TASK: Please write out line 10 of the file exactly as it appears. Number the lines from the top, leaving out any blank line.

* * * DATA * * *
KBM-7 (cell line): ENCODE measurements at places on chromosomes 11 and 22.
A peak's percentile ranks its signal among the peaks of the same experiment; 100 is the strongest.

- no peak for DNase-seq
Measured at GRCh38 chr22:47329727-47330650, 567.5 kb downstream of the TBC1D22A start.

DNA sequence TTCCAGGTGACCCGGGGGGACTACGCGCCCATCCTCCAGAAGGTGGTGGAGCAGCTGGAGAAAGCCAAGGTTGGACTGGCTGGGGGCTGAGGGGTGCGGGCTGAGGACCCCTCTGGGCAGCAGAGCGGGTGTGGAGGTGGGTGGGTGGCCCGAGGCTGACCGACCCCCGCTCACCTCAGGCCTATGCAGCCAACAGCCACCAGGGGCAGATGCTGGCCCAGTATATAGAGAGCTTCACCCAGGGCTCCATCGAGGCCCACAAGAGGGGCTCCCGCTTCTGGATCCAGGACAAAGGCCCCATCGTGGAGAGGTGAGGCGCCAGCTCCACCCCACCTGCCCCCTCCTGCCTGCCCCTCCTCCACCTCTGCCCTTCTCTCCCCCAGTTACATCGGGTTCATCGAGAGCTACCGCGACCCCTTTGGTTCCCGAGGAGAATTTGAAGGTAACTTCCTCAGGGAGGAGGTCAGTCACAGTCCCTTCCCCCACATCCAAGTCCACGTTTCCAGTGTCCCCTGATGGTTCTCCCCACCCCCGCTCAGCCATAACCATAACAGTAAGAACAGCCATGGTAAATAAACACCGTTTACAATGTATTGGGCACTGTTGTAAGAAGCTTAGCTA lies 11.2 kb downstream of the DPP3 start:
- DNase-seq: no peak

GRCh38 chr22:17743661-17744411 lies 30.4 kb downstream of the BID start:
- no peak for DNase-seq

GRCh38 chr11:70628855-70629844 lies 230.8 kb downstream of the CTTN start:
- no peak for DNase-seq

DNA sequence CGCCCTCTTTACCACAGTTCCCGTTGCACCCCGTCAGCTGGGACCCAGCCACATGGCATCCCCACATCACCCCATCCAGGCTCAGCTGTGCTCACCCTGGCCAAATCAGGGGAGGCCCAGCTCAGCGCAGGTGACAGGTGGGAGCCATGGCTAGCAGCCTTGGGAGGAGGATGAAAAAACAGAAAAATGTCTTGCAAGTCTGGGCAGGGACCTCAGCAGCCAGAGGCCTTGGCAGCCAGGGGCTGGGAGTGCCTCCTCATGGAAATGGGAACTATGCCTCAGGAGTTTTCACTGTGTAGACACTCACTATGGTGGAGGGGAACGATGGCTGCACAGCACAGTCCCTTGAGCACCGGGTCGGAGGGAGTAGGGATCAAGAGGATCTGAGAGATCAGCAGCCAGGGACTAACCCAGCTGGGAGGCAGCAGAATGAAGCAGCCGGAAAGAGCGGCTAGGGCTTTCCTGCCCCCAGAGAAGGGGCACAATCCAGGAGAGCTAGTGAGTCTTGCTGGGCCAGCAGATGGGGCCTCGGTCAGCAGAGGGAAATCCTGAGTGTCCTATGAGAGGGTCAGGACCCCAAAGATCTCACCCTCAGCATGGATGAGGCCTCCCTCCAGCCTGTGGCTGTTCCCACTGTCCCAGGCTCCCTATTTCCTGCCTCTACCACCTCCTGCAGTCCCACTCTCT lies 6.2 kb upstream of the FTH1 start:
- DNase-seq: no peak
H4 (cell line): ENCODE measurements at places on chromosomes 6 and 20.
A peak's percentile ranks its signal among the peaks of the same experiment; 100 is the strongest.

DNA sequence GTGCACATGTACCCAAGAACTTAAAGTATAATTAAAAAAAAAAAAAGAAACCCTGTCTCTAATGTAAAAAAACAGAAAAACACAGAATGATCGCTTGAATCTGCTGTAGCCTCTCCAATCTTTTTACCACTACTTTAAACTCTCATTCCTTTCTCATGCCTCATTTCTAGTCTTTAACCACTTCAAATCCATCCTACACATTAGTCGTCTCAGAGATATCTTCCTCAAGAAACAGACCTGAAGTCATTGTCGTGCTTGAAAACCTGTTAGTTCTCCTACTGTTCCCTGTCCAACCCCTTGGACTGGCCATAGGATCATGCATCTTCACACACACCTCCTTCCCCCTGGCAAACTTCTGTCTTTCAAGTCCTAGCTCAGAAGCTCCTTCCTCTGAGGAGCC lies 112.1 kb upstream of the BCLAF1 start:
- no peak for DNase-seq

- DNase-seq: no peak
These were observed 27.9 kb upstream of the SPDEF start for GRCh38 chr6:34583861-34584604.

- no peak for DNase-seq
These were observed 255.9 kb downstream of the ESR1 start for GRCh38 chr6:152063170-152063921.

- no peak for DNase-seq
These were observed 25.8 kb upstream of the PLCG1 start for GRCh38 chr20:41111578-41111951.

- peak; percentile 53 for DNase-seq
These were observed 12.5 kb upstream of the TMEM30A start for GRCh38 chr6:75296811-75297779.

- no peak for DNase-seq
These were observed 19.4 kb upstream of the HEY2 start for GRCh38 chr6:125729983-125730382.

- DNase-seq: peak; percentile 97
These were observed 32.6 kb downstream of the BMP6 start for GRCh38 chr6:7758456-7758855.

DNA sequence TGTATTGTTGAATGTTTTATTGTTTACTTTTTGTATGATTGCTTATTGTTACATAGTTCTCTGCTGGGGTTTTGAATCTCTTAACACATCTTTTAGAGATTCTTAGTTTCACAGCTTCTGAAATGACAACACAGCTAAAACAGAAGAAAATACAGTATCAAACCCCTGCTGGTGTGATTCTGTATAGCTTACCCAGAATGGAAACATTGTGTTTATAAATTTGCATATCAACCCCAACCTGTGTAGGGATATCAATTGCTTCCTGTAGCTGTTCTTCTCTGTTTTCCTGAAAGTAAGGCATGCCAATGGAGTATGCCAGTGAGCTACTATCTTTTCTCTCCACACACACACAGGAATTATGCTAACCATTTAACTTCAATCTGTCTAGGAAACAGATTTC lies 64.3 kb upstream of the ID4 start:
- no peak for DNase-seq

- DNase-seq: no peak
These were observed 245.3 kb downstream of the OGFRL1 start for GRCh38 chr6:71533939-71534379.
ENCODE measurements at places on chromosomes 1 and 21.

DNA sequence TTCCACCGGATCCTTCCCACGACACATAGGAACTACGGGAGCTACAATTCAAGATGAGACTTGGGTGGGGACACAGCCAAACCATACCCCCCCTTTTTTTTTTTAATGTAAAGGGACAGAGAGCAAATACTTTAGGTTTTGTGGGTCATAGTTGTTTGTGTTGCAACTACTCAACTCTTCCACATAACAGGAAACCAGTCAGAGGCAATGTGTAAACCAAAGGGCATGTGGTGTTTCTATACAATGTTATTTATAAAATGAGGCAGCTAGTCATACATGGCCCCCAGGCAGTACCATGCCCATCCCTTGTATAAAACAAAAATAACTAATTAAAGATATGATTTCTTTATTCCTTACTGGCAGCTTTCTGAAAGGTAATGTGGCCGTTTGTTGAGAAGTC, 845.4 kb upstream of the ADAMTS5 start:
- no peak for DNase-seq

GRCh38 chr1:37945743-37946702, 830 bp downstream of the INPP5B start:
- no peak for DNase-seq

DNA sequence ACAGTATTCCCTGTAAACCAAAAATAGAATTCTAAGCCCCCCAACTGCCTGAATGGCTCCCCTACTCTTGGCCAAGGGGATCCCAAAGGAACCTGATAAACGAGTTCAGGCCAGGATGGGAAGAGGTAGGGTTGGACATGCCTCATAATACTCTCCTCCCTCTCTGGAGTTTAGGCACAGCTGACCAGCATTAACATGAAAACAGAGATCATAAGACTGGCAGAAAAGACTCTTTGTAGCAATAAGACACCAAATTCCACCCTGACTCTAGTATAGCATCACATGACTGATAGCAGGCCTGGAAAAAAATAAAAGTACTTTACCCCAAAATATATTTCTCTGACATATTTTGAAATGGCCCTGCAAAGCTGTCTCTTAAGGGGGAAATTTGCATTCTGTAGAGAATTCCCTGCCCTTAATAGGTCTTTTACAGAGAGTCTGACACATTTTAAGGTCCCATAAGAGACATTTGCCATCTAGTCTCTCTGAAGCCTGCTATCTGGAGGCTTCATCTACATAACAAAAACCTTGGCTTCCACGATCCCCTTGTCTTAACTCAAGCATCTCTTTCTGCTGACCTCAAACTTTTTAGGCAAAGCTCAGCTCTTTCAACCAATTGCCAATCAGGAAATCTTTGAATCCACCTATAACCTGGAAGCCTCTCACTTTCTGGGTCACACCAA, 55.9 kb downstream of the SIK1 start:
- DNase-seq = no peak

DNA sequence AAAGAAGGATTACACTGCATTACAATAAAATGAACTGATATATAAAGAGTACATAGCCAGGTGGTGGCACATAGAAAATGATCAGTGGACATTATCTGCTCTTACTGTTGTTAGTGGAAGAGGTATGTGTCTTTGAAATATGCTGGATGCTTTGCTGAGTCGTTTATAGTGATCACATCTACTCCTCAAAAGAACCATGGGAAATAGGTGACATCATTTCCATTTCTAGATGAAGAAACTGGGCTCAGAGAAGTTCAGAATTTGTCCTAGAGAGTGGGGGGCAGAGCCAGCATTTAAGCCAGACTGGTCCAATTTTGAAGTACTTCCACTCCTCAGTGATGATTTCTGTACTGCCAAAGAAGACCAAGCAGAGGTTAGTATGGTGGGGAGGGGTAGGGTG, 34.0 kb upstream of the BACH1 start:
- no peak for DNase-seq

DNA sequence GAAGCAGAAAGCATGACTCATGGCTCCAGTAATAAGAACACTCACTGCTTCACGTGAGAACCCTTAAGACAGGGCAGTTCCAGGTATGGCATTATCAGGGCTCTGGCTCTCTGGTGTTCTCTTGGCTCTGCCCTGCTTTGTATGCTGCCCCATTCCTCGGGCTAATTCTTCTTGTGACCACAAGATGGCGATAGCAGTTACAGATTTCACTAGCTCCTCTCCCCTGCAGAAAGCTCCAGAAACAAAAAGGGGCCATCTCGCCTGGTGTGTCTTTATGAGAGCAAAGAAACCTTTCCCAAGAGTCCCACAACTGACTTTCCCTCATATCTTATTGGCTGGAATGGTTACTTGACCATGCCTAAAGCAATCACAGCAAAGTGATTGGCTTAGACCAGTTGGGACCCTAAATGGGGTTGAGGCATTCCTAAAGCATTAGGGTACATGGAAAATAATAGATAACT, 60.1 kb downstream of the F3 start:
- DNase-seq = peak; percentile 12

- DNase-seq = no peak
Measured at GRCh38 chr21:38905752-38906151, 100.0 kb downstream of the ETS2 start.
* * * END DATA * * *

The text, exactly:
- no peak for DNase-seq